U.S. livestock: Hog futures decline on technical selling

CME April 2019 lean hogs with 20-, 50- and 100-day moving averages. (Barchart)

Chicago | Reuters — Chicago Mercantile Exchange lean hogs extended their decline to the fourth consecutive session on Friday, easing on technical selling and weaker pork prices, traders said.

The most active April hogs contract dropped to a fresh five-month low and has now declined in 12 out of the past 14 sessions. The contract settled down 1.175 cents at 58.425 cents/lb. (all figures US$).

“The (trading) volume is not that big, it’s just trend followers. It’s a snowball rolling down a hill,” Archer Financial Services broker Dennis Smith said of the declines.

Wholesale pork prices have also traded at the lowest levels since August, suggesting there was too much supply and not enough demand. The U.S. Department of Agriculture said the pork cutout was down 44 cents, to $65.17/cwt, and values for cuts such as hams, pork bellies and loins each fell.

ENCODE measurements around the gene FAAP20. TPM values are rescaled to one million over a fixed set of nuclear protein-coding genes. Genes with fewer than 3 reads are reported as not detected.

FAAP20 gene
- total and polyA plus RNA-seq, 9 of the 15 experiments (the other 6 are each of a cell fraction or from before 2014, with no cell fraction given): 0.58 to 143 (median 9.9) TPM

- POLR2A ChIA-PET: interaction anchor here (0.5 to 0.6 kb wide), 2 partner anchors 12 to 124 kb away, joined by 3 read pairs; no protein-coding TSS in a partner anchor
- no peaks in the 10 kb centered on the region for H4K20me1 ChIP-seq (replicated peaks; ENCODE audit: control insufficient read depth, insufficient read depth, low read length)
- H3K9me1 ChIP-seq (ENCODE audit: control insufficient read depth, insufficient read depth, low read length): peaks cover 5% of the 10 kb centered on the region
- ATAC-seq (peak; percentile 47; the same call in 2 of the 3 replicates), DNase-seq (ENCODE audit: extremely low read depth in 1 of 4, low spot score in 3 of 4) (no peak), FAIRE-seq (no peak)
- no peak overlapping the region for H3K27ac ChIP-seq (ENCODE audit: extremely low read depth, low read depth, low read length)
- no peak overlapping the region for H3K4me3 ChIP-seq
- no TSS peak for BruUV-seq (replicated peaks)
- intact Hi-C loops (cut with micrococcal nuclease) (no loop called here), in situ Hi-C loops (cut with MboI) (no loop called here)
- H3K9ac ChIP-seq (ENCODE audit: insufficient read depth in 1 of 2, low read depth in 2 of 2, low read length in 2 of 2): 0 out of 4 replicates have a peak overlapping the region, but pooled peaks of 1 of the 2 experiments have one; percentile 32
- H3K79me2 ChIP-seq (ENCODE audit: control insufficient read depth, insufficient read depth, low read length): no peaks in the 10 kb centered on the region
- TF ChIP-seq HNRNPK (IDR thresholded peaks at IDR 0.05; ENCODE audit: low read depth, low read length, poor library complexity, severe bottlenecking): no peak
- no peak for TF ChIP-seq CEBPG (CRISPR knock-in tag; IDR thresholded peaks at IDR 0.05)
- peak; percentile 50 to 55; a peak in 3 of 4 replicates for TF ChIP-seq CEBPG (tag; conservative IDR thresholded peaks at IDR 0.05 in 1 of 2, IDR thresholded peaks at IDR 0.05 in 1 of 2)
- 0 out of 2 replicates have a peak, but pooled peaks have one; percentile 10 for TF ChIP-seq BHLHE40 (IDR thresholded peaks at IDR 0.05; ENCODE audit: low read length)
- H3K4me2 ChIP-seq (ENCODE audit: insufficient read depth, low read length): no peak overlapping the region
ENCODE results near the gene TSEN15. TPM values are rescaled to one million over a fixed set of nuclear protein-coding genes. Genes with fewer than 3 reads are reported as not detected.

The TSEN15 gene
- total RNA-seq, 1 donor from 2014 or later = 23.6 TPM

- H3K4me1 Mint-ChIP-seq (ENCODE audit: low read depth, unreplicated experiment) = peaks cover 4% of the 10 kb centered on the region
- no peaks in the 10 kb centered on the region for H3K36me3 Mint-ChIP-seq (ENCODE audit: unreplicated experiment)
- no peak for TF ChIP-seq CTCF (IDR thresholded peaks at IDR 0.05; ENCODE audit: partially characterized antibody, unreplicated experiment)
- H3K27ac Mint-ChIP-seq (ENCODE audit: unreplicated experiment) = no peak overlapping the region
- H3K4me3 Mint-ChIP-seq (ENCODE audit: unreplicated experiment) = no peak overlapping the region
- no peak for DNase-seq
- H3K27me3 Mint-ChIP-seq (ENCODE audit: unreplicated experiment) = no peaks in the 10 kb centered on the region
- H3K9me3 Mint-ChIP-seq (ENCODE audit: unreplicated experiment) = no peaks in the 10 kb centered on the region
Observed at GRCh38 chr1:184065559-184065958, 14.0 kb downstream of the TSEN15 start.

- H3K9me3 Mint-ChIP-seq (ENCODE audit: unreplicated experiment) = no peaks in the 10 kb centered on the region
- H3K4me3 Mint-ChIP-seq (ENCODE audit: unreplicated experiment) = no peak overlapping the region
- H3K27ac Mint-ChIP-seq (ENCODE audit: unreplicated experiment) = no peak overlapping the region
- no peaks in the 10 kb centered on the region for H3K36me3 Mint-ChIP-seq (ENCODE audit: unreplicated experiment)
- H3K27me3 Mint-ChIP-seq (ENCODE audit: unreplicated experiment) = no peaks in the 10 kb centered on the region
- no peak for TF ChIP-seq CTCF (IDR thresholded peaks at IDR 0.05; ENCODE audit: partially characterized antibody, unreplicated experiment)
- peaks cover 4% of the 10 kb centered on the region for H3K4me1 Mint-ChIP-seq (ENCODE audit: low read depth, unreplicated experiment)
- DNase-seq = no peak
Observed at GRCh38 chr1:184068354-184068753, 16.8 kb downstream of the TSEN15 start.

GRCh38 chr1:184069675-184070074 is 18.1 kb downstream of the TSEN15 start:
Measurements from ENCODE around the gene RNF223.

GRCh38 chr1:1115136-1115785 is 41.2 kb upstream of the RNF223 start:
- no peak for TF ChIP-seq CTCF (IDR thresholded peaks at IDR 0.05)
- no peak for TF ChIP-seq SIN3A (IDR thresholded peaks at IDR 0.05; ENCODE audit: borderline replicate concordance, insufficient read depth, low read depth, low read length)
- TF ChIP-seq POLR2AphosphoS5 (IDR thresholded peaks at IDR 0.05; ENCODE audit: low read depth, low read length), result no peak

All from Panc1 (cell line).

Smith said buyers such as importers in China likely will take advantage of the low meat prices. Hog farmers in China have culled herds due to the African swine fever virus and buyers in China may need to tap overseas markets soon.

“I’m looking for a big surge in pork business … There’s no reason to wait to start booking (meat orders),” he said.

Beef prices have been comparatively stronger recently, bolstered in part by a record pace of exports late last year.

Choice-grade beef was down 86 cents, to $216.71/cwt, but values still were hovering near a roughly two-month high notched last week.

Robust beef demand has underpinned cattle futures, even as traders waited for deals to develop in U.S. cash cattle markets.

CME April live cattle finished up 1.1 cents at 127.925 cents/lb. while March feeder cattle were up 0.85 cent at 144.1 cents.

Packers in parts of the southern Plains raised bids to buy cattle to about $125/cwt late on Friday but feedlots were holding out for even higher prices. Cash cattle last week fetched mostly $124/cwt, according to USDA.

— Michael Hirtzer reports on commodity markets for Reuters from Chicago.

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